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    the origins of entertainment...snapshots of the Colosseum. My pictures from my Rome series of photos
I have always been amazed at the architecture of old, and the Colosseum is no exception. Built at the height of the Roman empire, what surprises me was her ability to withstand the tides of time, and still remain strong as ever, although a 'little chipped' I must say. The details of her inner workings are indeed amazing, and it goes to show the kind of details and effort that the builders must have put into in order to ensure that this was indeed the epitome of what a place of entertainment should be during her heydays, non-withstanding the sometimes sordid and gruesome intent of some of the activities that happens there, by modern-day standards.

And what was truly enlightening were the key concepts derived from such an amazing feat of architecture, that are still currently used today in modern-day stadiums and the likes. Indeed the physical architecture might have changed with better engineering and machinery, but the concepts upon which the Colosseum was built, are still just as relevant today, as they were thousands of  years ago!

Irfan Darian
The cage-like appearance was most probably used to house slaves and animals for the sheer enjoyment of the audiences.
The main facade looks a little 'holey' to allow for ventilation and light to enter the Colosseum, thus ensuring maximum rate of use throughout the entire day. And I won't be surprised if perhaps some form of arrangement were made into its design to allow for even night events to take place uninterruptedly.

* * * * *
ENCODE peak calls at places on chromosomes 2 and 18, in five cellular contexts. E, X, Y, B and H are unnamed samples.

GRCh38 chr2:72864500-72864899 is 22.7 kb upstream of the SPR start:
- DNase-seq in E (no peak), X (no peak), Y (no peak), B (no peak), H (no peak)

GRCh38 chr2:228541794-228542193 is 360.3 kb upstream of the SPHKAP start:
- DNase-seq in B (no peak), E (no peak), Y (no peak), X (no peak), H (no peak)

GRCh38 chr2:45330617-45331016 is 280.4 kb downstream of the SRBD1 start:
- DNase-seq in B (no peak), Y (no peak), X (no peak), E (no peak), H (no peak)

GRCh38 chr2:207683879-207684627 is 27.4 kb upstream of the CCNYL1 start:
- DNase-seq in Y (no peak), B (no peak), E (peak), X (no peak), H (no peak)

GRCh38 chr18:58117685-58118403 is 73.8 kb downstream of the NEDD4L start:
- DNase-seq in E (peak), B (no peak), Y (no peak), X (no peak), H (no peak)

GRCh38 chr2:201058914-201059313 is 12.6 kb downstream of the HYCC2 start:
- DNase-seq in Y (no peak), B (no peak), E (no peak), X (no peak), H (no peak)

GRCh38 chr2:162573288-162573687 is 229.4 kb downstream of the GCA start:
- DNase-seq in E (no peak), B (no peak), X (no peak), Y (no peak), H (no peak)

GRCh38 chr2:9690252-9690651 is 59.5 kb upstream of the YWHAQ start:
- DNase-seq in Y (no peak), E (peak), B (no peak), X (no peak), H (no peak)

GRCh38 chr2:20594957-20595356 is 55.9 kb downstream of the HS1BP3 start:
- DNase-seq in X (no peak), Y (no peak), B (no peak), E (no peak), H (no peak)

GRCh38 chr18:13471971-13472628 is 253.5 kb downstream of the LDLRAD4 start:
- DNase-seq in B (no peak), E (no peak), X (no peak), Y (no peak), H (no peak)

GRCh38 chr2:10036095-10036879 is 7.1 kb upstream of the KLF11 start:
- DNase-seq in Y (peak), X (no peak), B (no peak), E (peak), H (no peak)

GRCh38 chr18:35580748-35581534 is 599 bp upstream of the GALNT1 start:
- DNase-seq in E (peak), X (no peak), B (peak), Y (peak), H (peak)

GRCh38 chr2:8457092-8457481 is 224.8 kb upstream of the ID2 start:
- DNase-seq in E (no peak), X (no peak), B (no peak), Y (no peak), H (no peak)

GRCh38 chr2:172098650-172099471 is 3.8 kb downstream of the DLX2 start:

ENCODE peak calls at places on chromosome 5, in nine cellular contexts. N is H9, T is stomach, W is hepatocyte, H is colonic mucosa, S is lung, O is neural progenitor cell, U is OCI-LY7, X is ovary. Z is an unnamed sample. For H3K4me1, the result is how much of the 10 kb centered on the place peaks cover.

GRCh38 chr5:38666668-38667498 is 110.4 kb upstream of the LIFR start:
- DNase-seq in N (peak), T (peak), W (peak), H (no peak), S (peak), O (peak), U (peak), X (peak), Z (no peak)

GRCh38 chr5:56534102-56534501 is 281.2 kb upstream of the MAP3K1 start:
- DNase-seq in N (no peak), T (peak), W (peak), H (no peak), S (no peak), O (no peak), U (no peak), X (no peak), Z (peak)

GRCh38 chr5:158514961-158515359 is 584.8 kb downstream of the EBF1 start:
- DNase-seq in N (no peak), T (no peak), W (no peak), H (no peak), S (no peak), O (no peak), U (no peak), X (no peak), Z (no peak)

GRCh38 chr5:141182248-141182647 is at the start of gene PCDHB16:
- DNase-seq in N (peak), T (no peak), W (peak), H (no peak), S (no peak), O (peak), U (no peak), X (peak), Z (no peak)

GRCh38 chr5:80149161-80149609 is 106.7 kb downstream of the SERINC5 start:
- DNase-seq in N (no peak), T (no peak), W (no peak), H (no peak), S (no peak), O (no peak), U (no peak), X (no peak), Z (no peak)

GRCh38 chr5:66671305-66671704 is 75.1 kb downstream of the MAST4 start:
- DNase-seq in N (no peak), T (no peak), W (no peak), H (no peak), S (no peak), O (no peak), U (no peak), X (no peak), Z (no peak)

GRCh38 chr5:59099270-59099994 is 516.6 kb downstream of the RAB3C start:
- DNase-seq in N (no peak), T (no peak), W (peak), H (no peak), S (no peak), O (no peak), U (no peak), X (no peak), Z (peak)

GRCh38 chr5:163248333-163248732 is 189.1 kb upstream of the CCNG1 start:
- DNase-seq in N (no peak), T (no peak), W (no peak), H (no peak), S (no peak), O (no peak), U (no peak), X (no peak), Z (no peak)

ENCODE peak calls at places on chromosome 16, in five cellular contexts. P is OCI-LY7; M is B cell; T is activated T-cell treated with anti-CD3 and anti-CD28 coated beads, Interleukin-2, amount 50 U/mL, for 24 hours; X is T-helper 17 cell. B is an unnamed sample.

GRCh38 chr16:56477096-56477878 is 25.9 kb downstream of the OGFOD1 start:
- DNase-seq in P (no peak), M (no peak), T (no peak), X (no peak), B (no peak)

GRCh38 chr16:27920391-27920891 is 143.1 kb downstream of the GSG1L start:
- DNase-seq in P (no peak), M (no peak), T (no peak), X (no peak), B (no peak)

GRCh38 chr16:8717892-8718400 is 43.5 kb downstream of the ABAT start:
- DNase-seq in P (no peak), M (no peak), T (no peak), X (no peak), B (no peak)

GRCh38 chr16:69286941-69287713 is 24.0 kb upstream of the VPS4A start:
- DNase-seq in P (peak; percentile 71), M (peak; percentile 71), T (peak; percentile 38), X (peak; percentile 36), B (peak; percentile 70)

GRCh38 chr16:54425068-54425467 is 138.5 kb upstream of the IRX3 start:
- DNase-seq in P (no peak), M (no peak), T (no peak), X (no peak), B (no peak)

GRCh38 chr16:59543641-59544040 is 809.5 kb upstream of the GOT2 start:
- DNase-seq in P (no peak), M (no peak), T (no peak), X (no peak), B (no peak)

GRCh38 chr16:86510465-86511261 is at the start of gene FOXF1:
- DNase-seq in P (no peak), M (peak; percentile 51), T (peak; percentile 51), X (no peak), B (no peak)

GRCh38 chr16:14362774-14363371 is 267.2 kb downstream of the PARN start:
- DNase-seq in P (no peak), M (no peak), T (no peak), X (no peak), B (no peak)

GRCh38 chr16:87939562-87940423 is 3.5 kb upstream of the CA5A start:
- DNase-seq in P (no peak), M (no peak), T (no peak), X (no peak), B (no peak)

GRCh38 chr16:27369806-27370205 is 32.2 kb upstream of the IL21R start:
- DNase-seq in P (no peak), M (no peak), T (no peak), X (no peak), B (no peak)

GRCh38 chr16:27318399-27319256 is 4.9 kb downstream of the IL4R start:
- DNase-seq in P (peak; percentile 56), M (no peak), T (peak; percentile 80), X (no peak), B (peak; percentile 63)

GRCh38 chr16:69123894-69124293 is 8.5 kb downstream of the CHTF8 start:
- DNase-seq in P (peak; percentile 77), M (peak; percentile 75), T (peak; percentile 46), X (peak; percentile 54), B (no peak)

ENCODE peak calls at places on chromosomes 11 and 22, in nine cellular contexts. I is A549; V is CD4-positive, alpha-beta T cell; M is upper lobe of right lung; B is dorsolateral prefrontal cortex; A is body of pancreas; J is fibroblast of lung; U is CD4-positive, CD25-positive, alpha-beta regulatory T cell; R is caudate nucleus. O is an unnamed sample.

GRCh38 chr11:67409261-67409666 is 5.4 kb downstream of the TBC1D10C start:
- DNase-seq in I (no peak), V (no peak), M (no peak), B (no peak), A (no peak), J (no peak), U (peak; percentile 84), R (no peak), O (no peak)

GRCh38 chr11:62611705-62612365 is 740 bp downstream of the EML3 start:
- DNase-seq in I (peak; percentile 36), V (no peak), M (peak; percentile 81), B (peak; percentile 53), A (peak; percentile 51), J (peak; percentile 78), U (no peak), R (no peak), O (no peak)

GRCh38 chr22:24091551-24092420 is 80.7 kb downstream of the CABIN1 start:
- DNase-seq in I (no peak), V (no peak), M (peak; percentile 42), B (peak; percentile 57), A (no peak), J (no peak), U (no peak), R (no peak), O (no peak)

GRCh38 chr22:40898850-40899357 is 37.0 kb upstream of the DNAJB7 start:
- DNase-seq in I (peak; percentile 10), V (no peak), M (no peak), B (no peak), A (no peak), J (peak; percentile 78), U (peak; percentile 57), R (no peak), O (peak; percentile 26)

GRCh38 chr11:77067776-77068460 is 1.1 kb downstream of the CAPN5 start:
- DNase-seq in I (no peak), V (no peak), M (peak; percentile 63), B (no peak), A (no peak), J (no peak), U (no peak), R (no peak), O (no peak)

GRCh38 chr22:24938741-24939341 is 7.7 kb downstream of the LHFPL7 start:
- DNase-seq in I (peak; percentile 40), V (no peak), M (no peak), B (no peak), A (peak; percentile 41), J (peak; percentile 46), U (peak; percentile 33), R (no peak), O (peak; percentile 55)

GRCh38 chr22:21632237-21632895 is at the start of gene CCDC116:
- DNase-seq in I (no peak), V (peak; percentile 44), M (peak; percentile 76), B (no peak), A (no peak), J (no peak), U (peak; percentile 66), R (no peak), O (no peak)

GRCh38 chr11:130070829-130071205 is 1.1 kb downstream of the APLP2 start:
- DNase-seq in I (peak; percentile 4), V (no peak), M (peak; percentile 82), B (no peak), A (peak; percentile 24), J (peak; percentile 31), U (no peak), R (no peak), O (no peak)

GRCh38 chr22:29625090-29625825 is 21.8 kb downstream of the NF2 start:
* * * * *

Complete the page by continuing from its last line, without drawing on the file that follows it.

Whether etched by vandals or is really a work done as part of its intent, the scratch on the wall above seems to indicate the direction of the toilet. Back then, the toilet were located a distant away from the actual building, hence some from of a direction indicator is needed to give direction to the visitors.
Part of the remaining facade of the Colosseum.
The cross was all that is pretty much remains of the metallic structure of the entire Colosseum, the rest having been stripped to feed the Roman army, or/and plundered by looters.
Notice how thick the walls are. The corridors are pretty wide and deep too, a testimony to the Roman's ingenuity to crowd control and ability to ensure maximum comfort levels of the visitors to the Colosseum.
Stripped off its surface area, the view below the main arena area reveals a network of caverns and small rooms, for both gladiators and animals. This intricate and dense arrangement was so designed to ensure that all events runs smoothly from one main event to another, with minimal disruption.
A view from from ground level. I can't imagine the feeling of fear, excitement, or impending death that these fighters must have been feeling, looking at the grandeur of the Colosseum, and knowing that death or/and victory is inevitable, eventually.